3D-Printed Furniture Gives E-Waste Plastics a Second Life at Lenovo Tech World
Aectual, a leader in industrial 3D-printing, used recycled device components from Lenovo to create furniture for the event in Austin, Texas
During Lenovo’s annual Tech World event, attendees took breaks from the bustle to discuss visions about the frontiers of AI while sitting on low, padded stools. These poufs—with red tops evocative of the iconic TrackPoint—had surprising origins. Text emblazoned on one read: “You’re sitting on a server.” But it’s a pouf, right? In this instance, thanks to ingenious 3D printing and recycling efforts of e-waste plastics from a mix of devices, both can be true.
Lenovo, the global technology powerhouse, collaborated with Aectual, the Netherlands-based leader in 3D printing for architecture and interior design, to bring the concepts of asset recovery and circularity to life.
“Who would have imagined e-waste plastics transforming into 3D-printed event furniture?” said Claudia Contreras, Executive Director of Global Sustainability Services at Lenovo. “I love discovering new, exciting ways to deliver on Lenovo’s commitment to sustainability, and it’s a real joy to have such an inventive and ambitious partner in Aectual.”
The collaboration goes much deeper than recycling e-waste plastics from servers, laptops, or mobile phones. Lenovo workstations have powered innovative construction processes and helped create more sustainable tradeshow experiences.
“Aectual and Lenovo share an intense commitment to meaningful innovation,” said Hedwig Heinsman, Cofounder and Creative Director at Aectual, which offers design-to-delivery of everything from flooring to fixtures. “Here, we pushed each other to give recovered materials a new life, create something surprising, and prioritize sustainability, which is one of our core values. I’m thrilled to see the results exhibited at Tech World and look forward to what we imagine and build together next.”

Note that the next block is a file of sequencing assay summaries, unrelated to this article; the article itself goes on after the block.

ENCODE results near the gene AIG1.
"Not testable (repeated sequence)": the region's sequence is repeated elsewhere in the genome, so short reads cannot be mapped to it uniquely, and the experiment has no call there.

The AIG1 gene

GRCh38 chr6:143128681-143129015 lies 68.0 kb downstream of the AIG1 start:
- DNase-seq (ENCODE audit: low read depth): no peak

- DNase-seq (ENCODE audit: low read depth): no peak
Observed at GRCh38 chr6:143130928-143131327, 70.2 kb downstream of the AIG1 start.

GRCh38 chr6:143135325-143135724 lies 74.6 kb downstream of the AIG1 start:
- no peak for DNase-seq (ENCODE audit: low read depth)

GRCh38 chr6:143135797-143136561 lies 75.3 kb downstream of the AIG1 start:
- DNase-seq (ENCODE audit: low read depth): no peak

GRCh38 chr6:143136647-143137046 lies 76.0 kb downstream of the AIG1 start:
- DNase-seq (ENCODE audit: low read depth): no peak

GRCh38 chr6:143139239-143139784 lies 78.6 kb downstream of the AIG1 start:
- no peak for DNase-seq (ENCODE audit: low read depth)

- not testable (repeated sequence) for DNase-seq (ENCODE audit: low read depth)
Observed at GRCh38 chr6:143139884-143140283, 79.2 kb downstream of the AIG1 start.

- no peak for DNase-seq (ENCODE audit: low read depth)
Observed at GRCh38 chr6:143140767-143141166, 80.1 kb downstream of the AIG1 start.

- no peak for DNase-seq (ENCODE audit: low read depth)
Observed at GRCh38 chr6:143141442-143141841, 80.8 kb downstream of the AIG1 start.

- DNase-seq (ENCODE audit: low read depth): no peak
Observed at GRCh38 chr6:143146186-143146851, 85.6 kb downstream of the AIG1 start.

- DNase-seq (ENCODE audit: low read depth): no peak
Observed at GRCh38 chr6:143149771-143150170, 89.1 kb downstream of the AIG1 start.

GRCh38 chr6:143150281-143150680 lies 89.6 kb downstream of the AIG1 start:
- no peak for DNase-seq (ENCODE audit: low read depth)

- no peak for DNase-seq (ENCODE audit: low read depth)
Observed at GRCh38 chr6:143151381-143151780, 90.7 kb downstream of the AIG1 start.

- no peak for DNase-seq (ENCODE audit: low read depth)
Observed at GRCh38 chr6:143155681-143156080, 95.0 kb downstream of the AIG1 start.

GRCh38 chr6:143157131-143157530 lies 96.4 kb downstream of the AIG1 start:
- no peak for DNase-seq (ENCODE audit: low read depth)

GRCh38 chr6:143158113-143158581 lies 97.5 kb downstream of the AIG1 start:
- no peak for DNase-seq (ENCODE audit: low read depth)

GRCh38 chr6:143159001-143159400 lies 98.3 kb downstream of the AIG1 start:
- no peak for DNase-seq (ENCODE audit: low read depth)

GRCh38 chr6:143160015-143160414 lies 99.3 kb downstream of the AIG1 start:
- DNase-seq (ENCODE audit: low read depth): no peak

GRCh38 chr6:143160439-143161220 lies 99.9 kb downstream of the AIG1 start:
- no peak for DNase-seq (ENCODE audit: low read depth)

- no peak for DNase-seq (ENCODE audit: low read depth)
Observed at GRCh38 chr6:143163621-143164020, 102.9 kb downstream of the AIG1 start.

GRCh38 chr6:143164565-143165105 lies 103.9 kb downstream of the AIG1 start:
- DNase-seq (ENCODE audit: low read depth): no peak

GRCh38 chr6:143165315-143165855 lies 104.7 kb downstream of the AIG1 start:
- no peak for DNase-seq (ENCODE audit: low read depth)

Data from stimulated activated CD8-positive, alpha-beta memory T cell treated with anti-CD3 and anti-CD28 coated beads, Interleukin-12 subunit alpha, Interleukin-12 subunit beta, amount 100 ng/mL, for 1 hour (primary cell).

The Aectual process, which prioritizes circularity, can take back a product after use, shred the material, and reuse it in new 3D-printed products up to seven times.
The poufs at Lenovo Tech World offer one small example of the type of recycling that can be possible through solutions like Lenovo’s Asset Recovery Services (ARS), an end-to-end solution to minimize e-waste through secure device lifecycle management. Since 2005, Lenovo has processed nearly 800 million pounds of Lenovo-owned and customer-returned computer equipment1.
Asset recovery is one piece of a wider investment in sustainability, including Lenovo’s commitment to reaching net-zero greenhouse gas emissions by 2050. With ongoing changes from supply chain operations to energy generation, it’s rare to see something so tangible—and certainly so sittable—as the Tech World poufs.